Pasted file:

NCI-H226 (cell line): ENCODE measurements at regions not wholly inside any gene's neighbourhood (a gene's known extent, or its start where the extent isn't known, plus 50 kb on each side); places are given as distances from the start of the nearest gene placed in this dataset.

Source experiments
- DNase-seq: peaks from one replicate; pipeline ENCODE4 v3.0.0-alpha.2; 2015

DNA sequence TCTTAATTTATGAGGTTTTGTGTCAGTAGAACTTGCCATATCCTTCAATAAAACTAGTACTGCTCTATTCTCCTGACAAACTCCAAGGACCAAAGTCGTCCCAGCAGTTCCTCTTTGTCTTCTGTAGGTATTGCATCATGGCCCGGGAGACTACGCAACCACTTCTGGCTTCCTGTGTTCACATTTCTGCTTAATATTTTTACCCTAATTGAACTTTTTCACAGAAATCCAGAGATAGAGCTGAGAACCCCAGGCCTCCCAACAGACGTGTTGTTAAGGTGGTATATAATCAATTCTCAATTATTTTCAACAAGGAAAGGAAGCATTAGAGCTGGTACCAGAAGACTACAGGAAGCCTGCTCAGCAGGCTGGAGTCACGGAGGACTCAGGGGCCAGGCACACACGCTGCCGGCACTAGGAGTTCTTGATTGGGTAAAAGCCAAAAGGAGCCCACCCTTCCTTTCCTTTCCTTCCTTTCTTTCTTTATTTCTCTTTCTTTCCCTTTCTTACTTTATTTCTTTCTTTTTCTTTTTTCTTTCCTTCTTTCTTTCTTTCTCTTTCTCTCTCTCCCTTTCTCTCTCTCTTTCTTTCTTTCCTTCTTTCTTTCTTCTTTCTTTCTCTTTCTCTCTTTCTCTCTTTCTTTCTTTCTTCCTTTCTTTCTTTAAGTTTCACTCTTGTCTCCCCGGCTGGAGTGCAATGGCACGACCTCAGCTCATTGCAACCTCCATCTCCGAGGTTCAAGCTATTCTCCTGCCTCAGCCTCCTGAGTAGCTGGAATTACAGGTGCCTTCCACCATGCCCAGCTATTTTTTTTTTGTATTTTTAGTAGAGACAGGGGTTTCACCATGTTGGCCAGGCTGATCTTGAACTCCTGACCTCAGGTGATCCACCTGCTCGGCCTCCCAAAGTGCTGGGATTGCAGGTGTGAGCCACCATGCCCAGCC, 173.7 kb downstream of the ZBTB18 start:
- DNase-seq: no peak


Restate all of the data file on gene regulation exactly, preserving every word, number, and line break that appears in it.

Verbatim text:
NCI-H226 (cell line): ENCODE measurements at regions not wholly inside any gene's neighbourhood (a gene's known extent, or its start where the extent isn't known, plus 50 kb on each side); places are given as distances from the start of the nearest gene placed in this dataset.

Source experiments
- DNase-seq: peaks from one replicate; pipeline ENCODE4 v3.0.0-alpha.2; 2015

DNA sequence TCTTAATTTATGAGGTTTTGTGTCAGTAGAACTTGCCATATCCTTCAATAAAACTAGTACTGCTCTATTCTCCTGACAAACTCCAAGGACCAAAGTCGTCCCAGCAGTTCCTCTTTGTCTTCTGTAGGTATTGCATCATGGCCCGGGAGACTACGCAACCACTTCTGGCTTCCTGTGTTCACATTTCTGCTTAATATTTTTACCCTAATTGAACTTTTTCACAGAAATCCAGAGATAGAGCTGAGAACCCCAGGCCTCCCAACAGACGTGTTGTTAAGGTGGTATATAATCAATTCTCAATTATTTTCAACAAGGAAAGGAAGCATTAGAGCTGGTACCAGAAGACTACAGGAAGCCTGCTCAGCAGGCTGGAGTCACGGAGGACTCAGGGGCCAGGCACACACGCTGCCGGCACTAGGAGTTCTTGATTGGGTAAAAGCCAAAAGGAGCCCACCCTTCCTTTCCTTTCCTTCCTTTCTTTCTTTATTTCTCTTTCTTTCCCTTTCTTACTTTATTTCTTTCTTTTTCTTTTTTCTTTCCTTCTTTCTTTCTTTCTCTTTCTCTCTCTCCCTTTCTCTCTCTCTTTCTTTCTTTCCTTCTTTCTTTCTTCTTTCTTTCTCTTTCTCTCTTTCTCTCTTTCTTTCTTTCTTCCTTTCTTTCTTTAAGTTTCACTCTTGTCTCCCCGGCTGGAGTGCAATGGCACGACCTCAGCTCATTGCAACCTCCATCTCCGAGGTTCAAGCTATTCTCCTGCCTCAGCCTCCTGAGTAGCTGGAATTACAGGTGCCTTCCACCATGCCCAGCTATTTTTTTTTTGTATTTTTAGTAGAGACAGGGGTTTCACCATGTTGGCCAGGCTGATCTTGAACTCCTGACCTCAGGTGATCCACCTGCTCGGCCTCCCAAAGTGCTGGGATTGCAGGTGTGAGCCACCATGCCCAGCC, 173.7 kb downstream of the ZBTB18 start:
- DNase-seq: no peak